Henry (Harry) Stack-Sullivan - Nursing Theorist

Biography and Career of Henry (Harry) Stack-Sullivan

Henry Stack-Sullivan who also known by the name Harry Stack-Sullivan was born on February 21, 1892 in Norwich, New York to Irish immigrant parents. His social isolation as a child may have contributed his later interest in psychiatry.

After graduating from the Smyrna Union School, he spent two years at Cornell University, beginning in 1909. In 1917, Stack-Sullivan earned his medical degree from the Chicago College of Medicine and Surgery.

Between 1925 and 1929, Stack-Sullivan worked at the Sheppard Pratt Hospital, treating schizophrenic patients with treatments considered experimental. He was a founder of the William Alanson White Institute, as well as of the journal Psychiatry in 1937. From 1936 until 1947, he was the head of the Washington School of Psychiatry in Washington, D.C. In 1940, he and a colleague, Winifred Overholser, formulated guidelines used by the United States military for the psychological screening of inductees.

Stack-Sullivan’s writings include The Interpersonal Theory of Psychiatry (1953), Conceptions Of Modern Psychiatry(1947/1966), Schizophrenia as a Human Process (Norton Library,) (1962), and Personal Pathology (1933/1972).

Stack-Sullivan died on January 14, 1949 in Paris, France.

Some of Henry Stack-Sullivan’s other works are:

Henry Stack-Sullivan’s Contribution to Nursing: Sullivan’s Interpersonal Theory

Stack-Sullivan is known for his Interpersonal Theory. He is considered the father of interpersonal psychiatry or interpersonal psychoanalysis. He proposed the interpersonal theory of personality. He explained the role of interpersonal relationships and social experiences in shaping personality. He also explained the importance of current life events to psychopathology. The theory further states that the purpose of all behavior is to get needs met through interpersonal interactions and to decrease or avoid anxiety.

The theory identifies six developmental stages called “epochs” or “heuristic stages in development.” They are: infancy, childhood, juvenile era, preadolescence, early adolescence, and late adolescence.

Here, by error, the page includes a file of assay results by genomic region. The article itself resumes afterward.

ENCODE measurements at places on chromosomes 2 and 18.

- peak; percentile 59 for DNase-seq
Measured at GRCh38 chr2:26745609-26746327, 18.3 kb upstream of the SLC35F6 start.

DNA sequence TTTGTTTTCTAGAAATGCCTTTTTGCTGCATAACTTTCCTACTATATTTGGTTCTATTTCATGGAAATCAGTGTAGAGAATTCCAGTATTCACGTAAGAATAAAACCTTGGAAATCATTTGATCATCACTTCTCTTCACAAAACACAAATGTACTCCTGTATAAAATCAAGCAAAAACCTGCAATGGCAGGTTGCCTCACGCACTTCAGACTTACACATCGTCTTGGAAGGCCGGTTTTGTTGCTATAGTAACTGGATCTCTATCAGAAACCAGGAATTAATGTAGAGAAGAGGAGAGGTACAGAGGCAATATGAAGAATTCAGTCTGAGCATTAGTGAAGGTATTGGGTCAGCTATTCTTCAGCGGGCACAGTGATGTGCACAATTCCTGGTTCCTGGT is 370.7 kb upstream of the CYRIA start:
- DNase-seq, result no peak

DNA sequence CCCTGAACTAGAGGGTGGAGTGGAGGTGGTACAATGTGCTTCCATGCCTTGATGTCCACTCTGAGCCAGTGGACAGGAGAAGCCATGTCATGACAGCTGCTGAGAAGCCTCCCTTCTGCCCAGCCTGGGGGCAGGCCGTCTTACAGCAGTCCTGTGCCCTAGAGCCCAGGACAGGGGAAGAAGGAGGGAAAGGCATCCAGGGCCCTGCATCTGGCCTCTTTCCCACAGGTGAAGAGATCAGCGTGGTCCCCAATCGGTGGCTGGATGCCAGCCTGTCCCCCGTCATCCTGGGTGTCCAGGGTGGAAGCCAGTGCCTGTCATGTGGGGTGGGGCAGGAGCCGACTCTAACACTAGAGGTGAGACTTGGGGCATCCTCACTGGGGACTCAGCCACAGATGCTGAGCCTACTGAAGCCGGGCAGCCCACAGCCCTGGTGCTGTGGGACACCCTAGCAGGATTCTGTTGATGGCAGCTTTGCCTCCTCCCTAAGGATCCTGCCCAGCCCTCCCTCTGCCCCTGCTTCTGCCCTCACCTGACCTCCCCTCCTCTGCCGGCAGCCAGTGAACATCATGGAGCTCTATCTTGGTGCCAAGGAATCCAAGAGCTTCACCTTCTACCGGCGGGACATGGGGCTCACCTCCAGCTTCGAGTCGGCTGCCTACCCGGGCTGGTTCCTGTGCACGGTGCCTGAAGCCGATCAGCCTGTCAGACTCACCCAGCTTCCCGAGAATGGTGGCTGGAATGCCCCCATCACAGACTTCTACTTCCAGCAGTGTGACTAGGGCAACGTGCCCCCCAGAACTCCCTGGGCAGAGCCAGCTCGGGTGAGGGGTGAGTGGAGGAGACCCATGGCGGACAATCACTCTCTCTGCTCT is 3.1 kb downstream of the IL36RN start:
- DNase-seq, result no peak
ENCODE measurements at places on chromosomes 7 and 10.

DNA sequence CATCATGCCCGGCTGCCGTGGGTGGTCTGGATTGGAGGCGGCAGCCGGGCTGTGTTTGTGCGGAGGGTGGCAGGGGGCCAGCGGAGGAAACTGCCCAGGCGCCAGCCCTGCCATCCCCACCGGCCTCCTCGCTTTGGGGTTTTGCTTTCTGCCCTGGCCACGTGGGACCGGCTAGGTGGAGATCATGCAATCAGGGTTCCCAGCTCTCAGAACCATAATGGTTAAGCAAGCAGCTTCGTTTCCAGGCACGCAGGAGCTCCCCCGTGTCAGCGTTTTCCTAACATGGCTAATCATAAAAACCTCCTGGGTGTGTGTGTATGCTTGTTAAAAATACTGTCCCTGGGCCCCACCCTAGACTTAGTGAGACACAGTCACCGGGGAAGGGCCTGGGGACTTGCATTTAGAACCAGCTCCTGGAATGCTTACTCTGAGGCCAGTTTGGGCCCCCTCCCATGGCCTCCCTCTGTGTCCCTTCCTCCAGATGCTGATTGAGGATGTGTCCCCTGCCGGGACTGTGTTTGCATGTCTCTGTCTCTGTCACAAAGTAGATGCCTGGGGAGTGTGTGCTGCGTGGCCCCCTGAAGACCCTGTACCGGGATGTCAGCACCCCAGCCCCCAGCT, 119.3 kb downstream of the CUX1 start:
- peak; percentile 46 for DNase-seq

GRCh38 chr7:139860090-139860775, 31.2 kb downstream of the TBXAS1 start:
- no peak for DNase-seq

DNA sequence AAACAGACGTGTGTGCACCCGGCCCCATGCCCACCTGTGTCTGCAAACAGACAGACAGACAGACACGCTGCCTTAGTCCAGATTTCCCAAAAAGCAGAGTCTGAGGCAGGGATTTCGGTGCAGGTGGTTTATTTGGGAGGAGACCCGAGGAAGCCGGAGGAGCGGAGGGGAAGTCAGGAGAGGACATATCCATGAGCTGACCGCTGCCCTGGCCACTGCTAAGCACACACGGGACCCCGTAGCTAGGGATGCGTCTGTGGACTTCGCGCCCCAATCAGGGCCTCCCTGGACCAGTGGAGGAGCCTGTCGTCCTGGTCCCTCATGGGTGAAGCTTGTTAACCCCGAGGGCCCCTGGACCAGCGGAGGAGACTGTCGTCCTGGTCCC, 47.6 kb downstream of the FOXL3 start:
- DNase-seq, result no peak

Infancy, which takes place from birth to 18 months, focuses on the gratification of needs. Childhood occurs between 18 months and six years. The main characteristic of this stage is delayed gratification. The juvenile era is between six and nine years, and is characterized by the formation of a peer group. Preadolescence, which takes place between the ages of nine and 12 years old, is characterized by developing relationships within the same gender. Early adolescence is from 12 to 14 years old, and during this stage, people develop individual identities. Late adolescence takes place between 14 and 21 years. The main characteristic of this stage is the formation of lasting, intimate relationships.

Stack-Sullivan explains three types of self: the “good me,” the “bad me,” and the “not me.” The “good me” versus the “bad me” is based on social appraisal and the anxiety that results from negative feedback. The “not me” refers to the unknown, repressed aspect of the self.

In terms of anxiety, self-system, and self-esteem, the theory explains that security operations are the measures that the individual employs to reduce anxiety and enhance security. The self-system is all of the security operations an individual uses to defend against anxiety and ensure self-esteem.

This theory provides the theoretical basis for interpersonal psychotherapy to treat patients with depression and schizophrenia. Interpersonal theory proposes that, most often, depression develops in the context of adverse events. Particularly, it develops in instances of interpersonal loss. The theory also addresses techniques and approaches on psychiatric interviews.

For more detailed information: Sullivan’s Interpersonal Theory

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